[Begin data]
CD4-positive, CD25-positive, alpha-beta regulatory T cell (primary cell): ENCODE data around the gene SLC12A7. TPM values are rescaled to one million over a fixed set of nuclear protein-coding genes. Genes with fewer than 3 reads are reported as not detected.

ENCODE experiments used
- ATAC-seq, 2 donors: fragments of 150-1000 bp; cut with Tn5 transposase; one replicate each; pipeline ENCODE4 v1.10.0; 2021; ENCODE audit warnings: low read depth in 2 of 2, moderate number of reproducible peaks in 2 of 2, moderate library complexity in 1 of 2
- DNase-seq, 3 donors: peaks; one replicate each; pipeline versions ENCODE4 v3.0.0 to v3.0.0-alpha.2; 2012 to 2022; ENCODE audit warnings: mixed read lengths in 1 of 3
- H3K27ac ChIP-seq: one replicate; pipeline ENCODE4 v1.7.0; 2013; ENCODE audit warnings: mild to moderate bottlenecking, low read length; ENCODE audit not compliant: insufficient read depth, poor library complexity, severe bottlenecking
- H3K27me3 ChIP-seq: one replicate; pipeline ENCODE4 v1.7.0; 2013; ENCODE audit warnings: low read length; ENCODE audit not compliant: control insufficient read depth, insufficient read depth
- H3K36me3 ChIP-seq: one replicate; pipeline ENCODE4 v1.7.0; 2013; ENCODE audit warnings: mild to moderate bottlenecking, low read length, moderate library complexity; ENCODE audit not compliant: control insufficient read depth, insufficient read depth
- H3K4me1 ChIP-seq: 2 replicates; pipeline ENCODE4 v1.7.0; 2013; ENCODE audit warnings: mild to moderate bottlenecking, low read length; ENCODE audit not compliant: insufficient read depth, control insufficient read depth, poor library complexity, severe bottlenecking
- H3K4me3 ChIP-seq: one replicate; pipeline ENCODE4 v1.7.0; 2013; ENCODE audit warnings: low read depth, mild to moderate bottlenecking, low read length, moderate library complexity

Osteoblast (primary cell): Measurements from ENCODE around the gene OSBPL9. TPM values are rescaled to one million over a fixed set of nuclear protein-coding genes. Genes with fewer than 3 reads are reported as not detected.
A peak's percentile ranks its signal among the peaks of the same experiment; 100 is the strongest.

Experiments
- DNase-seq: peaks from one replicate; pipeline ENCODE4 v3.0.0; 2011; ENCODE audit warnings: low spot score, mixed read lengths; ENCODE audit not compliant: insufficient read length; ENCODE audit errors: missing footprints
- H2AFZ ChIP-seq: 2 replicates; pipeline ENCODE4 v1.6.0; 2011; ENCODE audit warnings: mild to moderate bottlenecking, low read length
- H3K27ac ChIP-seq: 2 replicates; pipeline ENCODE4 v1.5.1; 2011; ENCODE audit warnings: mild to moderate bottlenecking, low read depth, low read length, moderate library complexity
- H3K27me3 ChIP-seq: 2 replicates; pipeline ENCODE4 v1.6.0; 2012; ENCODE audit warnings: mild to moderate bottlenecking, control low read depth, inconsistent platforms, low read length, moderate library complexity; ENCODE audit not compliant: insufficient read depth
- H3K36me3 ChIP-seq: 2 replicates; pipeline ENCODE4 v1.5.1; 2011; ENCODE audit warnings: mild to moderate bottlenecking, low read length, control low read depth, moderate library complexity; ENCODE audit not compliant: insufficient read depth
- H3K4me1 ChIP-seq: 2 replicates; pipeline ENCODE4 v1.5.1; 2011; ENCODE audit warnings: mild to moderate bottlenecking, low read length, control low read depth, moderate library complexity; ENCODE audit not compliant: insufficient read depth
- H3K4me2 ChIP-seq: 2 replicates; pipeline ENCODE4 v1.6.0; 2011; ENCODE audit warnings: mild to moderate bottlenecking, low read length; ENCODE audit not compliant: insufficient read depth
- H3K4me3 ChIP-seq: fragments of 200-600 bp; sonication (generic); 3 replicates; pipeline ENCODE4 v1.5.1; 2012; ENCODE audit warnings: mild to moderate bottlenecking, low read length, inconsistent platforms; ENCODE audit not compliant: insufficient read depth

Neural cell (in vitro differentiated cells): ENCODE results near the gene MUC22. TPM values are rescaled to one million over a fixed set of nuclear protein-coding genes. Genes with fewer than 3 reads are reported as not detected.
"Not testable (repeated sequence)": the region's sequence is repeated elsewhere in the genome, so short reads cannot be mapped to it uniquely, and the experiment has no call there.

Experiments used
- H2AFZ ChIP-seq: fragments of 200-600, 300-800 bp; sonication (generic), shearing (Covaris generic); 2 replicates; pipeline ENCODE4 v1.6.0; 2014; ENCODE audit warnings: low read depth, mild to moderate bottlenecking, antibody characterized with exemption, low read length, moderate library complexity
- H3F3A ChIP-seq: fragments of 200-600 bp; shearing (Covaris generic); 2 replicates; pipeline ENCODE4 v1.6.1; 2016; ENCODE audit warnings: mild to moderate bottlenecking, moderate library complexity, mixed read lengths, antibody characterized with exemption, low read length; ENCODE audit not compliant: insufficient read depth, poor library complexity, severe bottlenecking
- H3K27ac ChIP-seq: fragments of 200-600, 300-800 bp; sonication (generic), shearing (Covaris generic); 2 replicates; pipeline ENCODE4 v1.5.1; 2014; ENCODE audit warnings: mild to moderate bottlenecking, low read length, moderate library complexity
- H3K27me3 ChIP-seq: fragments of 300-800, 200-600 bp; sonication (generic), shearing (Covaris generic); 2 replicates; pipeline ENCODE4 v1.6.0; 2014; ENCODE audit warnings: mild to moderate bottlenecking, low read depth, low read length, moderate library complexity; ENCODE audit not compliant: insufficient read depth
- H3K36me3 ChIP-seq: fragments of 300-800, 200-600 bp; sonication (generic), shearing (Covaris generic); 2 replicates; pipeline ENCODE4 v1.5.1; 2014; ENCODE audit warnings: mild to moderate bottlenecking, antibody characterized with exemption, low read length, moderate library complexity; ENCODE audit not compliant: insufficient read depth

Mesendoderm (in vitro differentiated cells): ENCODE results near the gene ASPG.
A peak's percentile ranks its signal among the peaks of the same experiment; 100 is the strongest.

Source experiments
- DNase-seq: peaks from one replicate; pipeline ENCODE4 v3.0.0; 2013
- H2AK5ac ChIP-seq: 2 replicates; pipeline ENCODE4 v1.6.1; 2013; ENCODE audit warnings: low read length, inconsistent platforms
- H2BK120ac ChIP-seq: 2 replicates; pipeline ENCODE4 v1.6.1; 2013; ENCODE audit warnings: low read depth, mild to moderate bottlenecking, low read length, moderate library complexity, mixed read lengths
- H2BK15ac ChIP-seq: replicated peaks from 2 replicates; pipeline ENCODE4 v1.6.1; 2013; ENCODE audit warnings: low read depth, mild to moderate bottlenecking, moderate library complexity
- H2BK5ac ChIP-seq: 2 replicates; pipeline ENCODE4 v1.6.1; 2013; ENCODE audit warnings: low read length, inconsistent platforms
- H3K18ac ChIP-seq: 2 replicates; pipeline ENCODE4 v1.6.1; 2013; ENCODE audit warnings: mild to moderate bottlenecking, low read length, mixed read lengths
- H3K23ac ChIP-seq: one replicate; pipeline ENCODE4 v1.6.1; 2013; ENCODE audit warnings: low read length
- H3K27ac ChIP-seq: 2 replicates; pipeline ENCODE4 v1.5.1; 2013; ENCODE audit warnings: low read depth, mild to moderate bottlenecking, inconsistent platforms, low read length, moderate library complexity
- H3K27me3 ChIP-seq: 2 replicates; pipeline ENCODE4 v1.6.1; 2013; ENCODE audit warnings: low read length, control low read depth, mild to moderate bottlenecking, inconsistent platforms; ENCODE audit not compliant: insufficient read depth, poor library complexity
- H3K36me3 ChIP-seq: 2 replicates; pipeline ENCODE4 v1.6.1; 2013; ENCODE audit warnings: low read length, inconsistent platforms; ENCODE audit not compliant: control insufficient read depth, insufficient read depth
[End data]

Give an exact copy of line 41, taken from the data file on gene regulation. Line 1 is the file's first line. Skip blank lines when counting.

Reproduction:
- H3K36me3 ChIP-seq: 2 replicates; pipeline ENCODE4 v1.6.1; 2013; ENCODE audit warnings: low read length, inconsistent platforms; ENCODE audit not compliant: control insufficient read depth, insufficient read depth